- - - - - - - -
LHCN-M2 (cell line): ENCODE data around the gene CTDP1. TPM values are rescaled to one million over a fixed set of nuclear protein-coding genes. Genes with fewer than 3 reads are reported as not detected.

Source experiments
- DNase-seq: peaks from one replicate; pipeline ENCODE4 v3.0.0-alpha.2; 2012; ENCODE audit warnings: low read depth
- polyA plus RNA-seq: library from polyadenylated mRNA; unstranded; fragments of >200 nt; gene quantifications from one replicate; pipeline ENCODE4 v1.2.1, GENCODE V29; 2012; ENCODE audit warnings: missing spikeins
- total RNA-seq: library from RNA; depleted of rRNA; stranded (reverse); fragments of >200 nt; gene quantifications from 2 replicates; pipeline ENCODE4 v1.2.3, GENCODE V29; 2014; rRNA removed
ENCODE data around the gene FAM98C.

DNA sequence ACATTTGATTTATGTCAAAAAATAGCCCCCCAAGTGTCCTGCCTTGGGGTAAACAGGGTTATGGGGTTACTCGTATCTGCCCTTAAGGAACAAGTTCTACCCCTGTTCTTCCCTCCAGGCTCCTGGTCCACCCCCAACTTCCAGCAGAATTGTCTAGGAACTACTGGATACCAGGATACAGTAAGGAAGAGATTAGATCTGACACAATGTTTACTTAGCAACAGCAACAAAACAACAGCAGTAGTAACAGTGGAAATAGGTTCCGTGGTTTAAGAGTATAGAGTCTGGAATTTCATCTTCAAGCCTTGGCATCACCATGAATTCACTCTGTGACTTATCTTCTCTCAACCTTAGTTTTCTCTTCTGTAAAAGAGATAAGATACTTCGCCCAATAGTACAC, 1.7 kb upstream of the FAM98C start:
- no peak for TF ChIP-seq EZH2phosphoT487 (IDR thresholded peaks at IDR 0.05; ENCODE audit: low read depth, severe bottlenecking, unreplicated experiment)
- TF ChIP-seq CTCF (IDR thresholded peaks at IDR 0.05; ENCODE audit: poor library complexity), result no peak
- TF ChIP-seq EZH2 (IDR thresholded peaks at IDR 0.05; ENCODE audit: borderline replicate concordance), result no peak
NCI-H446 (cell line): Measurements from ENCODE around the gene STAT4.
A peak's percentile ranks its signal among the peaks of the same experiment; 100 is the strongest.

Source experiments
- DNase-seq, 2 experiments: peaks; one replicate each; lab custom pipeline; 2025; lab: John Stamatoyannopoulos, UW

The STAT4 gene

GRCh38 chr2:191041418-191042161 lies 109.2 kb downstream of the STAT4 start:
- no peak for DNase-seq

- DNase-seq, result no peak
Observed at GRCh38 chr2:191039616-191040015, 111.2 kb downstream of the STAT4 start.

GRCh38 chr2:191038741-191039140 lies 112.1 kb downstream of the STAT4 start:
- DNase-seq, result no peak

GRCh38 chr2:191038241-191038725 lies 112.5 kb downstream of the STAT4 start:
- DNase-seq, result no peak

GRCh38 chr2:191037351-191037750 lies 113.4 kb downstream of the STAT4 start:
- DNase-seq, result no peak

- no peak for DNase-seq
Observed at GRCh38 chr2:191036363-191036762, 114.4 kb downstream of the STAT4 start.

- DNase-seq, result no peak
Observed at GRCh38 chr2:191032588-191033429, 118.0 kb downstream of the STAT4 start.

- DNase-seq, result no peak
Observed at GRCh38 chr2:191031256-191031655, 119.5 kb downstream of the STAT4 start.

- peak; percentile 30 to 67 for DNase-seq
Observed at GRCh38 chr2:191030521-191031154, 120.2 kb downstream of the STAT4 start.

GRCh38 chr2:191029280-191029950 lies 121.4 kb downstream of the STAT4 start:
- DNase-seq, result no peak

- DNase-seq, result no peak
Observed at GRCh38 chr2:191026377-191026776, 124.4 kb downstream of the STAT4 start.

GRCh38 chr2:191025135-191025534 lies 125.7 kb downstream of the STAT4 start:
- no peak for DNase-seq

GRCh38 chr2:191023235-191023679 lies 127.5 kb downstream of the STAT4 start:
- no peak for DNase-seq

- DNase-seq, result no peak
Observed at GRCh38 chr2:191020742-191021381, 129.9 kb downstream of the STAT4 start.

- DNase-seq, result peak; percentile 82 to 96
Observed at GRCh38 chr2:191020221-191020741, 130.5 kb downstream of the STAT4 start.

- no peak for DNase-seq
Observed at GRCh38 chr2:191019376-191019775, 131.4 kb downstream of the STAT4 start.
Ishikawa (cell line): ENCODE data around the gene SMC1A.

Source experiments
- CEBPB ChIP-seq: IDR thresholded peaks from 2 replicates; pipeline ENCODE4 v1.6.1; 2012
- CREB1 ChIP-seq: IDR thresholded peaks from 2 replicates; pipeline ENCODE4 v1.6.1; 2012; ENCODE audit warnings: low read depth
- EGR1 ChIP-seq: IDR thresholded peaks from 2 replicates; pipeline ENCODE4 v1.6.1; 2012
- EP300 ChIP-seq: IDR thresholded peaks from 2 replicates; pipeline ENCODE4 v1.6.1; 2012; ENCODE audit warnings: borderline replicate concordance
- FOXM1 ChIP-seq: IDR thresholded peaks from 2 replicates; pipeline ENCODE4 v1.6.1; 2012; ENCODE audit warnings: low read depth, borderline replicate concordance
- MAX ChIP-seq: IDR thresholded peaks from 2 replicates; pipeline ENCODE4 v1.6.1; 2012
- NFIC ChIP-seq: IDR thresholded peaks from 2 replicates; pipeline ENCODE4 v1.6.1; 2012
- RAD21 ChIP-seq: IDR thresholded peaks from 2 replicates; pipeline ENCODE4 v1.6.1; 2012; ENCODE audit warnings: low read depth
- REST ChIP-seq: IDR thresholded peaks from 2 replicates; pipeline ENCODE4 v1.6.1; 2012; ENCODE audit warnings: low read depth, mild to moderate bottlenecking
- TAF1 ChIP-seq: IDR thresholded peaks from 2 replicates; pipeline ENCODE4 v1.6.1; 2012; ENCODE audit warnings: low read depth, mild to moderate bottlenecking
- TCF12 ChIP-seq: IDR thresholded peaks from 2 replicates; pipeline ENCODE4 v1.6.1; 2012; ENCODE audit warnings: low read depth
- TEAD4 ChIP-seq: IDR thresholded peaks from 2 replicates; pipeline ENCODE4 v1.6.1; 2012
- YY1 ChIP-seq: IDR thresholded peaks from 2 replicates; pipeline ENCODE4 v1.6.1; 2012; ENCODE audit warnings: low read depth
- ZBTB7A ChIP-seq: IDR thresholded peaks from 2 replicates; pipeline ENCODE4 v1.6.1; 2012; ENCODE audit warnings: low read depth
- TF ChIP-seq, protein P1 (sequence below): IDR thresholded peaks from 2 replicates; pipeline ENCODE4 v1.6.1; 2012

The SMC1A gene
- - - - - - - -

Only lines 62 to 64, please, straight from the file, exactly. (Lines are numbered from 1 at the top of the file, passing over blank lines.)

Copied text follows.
- YY1 ChIP-seq: IDR thresholded peaks from 2 replicates; pipeline ENCODE4 v1.6.1; 2012; ENCODE audit warnings: low read depth
- ZBTB7A ChIP-seq: IDR thresholded peaks from 2 replicates; pipeline ENCODE4 v1.6.1; 2012; ENCODE audit warnings: low read depth
- TF ChIP-seq, protein P1 (sequence below): IDR thresholded peaks from 2 replicates; pipeline ENCODE4 v1.6.1; 2012